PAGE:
I read the news each day.  I try to stick to humour or lifestyle columns but it’s difficult to force my eyes away from the distraction of the death and corruption splashed across the headlines of the top news stories.  As time progresses, I am more affected by the stories I read. I suppose that’s reassuring: becoming desensitized over time would be a disturbing thought. Stories of travesties against children anger me and upset me the most; reports of senseless deaths give me the greatest sense of emptiness.

As I write that term — “senseless deaths” — I am struck at how strange that sounds, as if death is ever sensible.  But when a life is erased because of an isolated moment of carelessness or over something trivial, it has the power to thrust me into a state of existential despair.  Death after a full life feels different.

Not too long ago, my wife’s great-grandmother passed away at the age of 103. You’ll think I’m a sociopath for saying it but, as fond as I was of the woman, I couldn’t help but feel a bit happy at her funeral.  Here was a woman who had gone through two world wars and lived to hold her great-great-grandchildren in her arms.  She enjoyed her wine when it was made available to her, and she had a good sense of humour, and an endearing sense of morality.  Once, as she held our infant son in her arms and I confirmed that he was her great-granddaughter’s child and that I was the father, she cast me first a disapproving look, and then one of  disbelief as I reassured her she had been at our wedding and that the child had not been born out of wedlock.  Dementia was eroding her memory and, as the end approached, I saw the appearance of anxiety and fear as she tried to navigate a world which was starting to become confusing and overwhelming to her.  When she died peacefully, it felt wrong to feel sadness.  She had consumed life and sucked the marrow from the bone.  Her funeral was an opportunity to celebrate a life well-lived.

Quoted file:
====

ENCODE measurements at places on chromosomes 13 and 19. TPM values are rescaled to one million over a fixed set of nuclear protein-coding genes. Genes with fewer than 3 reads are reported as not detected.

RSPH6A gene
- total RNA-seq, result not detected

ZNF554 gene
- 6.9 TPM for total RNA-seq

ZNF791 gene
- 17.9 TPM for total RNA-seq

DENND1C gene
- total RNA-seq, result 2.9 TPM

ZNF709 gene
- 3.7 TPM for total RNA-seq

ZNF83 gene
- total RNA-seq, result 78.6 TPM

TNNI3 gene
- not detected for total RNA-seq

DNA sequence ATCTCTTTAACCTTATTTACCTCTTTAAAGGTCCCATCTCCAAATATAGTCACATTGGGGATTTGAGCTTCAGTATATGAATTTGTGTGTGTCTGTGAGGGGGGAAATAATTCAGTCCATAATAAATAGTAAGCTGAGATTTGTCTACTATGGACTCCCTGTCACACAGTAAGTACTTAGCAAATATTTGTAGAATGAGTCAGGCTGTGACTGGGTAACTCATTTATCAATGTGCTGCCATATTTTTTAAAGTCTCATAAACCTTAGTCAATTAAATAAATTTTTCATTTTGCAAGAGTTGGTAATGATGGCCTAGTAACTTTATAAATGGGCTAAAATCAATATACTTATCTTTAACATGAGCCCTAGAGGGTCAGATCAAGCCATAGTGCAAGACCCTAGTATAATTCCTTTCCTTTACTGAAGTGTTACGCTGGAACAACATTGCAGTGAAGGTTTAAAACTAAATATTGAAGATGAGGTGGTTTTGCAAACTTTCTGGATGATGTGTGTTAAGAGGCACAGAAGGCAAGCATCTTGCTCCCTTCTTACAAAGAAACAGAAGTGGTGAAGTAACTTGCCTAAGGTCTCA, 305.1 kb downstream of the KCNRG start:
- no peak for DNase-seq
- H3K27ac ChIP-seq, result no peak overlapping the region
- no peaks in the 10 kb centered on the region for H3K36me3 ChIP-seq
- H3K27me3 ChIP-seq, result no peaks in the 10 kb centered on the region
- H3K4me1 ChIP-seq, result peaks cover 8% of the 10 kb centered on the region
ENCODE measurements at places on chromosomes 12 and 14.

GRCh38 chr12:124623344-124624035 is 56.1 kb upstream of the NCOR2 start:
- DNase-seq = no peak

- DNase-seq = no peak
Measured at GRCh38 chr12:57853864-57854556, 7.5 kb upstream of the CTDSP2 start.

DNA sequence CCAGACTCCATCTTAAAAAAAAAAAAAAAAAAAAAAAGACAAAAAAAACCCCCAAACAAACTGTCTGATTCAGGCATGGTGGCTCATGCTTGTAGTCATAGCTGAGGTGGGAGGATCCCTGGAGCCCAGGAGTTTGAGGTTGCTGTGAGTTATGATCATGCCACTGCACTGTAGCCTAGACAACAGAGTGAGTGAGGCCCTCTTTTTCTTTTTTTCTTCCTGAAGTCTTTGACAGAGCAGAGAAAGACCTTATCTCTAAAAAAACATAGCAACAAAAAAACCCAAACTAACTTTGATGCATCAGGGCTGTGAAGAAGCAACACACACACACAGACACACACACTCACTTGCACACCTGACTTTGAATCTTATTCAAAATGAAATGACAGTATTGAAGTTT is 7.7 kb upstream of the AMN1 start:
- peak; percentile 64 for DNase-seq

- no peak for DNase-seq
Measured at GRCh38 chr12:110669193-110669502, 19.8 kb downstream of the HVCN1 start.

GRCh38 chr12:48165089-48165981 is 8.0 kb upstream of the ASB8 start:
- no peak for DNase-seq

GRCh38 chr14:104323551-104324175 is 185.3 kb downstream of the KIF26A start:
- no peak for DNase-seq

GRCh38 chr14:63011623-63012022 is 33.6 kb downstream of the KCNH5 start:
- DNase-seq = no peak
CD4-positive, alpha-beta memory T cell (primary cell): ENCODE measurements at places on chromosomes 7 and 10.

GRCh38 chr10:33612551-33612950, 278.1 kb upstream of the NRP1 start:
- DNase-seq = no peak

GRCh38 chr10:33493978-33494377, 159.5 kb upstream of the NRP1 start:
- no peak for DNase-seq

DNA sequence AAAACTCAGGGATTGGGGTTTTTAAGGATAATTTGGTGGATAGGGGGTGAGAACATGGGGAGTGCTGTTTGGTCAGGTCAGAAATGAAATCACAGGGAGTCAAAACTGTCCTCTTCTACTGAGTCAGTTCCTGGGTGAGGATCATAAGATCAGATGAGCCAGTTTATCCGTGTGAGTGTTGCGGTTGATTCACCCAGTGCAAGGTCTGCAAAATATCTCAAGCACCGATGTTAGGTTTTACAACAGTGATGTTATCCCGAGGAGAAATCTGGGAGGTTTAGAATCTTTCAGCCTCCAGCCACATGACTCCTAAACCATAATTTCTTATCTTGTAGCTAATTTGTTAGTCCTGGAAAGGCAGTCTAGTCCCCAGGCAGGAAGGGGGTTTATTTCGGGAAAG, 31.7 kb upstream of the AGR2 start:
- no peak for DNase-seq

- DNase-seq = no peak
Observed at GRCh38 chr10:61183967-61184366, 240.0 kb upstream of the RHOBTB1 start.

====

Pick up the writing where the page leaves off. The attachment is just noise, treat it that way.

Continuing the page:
Those of you familiar with Tom Waits might remember his song “Time” with its simple chorus of:

And it’s Time, Time, Time

And it’s Time, Time, Time

And it’s Time, Time, Time

That you love

And it’s Time, Time, Time.

Life is time. Time to spend doing the things that make my life meaningful. Today, I am thankful for life; for the air that enters my lungs; for the reliable beating of my heart.  It can be snuffed out at any second, and that makes it all the more precious.